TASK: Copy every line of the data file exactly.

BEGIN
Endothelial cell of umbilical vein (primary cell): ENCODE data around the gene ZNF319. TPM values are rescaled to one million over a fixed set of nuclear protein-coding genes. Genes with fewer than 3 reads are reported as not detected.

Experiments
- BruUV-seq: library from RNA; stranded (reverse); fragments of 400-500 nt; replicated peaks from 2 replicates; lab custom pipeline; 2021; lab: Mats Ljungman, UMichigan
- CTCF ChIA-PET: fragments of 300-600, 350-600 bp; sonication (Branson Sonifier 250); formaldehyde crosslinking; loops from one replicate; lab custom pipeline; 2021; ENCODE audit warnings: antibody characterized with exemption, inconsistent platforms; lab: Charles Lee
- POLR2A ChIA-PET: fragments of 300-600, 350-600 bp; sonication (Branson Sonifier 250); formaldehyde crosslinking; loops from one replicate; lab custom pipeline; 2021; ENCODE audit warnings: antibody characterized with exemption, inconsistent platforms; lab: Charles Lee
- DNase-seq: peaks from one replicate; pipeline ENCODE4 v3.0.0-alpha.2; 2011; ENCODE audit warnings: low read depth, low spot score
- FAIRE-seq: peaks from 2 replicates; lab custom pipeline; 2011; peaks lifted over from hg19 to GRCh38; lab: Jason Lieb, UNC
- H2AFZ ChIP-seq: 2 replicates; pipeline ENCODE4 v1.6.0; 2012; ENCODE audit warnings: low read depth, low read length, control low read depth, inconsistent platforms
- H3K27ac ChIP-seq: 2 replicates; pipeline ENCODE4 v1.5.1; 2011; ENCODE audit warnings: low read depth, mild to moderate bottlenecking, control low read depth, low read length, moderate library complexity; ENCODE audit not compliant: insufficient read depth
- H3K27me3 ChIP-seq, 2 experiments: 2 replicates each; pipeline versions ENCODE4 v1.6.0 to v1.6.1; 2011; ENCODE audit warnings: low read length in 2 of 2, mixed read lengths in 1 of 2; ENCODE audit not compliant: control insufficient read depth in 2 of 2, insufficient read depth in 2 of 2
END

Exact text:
Endothelial cell of umbilical vein (primary cell): ENCODE data around the gene ZNF319. TPM values are rescaled to one million over a fixed set of nuclear protein-coding genes. Genes with fewer than 3 reads are reported as not detected.

Experiments
- BruUV-seq: library from RNA; stranded (reverse); fragments of 400-500 nt; replicated peaks from 2 replicates; lab custom pipeline; 2021; lab: Mats Ljungman, UMichigan
- CTCF ChIA-PET: fragments of 300-600, 350-600 bp; sonication (Branson Sonifier 250); formaldehyde crosslinking; loops from one replicate; lab custom pipeline; 2021; ENCODE audit warnings: antibody characterized with exemption, inconsistent platforms; lab: Charles Lee
- POLR2A ChIA-PET: fragments of 300-600, 350-600 bp; sonication (Branson Sonifier 250); formaldehyde crosslinking; loops from one replicate; lab custom pipeline; 2021; ENCODE audit warnings: antibody characterized with exemption, inconsistent platforms; lab: Charles Lee
- DNase-seq: peaks from one replicate; pipeline ENCODE4 v3.0.0-alpha.2; 2011; ENCODE audit warnings: low read depth, low spot score
- FAIRE-seq: peaks from 2 replicates; lab custom pipeline; 2011; peaks lifted over from hg19 to GRCh38; lab: Jason Lieb, UNC
- H2AFZ ChIP-seq: 2 replicates; pipeline ENCODE4 v1.6.0; 2012; ENCODE audit warnings: low read depth, low read length, control low read depth, inconsistent platforms
- H3K27ac ChIP-seq: 2 replicates; pipeline ENCODE4 v1.5.1; 2011; ENCODE audit warnings: low read depth, mild to moderate bottlenecking, control low read depth, low read length, moderate library complexity; ENCODE audit not compliant: insufficient read depth
- H3K27me3 ChIP-seq, 2 experiments: 2 replicates each; pipeline versions ENCODE4 v1.6.0 to v1.6.1; 2011; ENCODE audit warnings: low read length in 2 of 2, mixed read lengths in 1 of 2; ENCODE audit not compliant: control insufficient read depth in 2 of 2, insufficient read depth in 2 of 2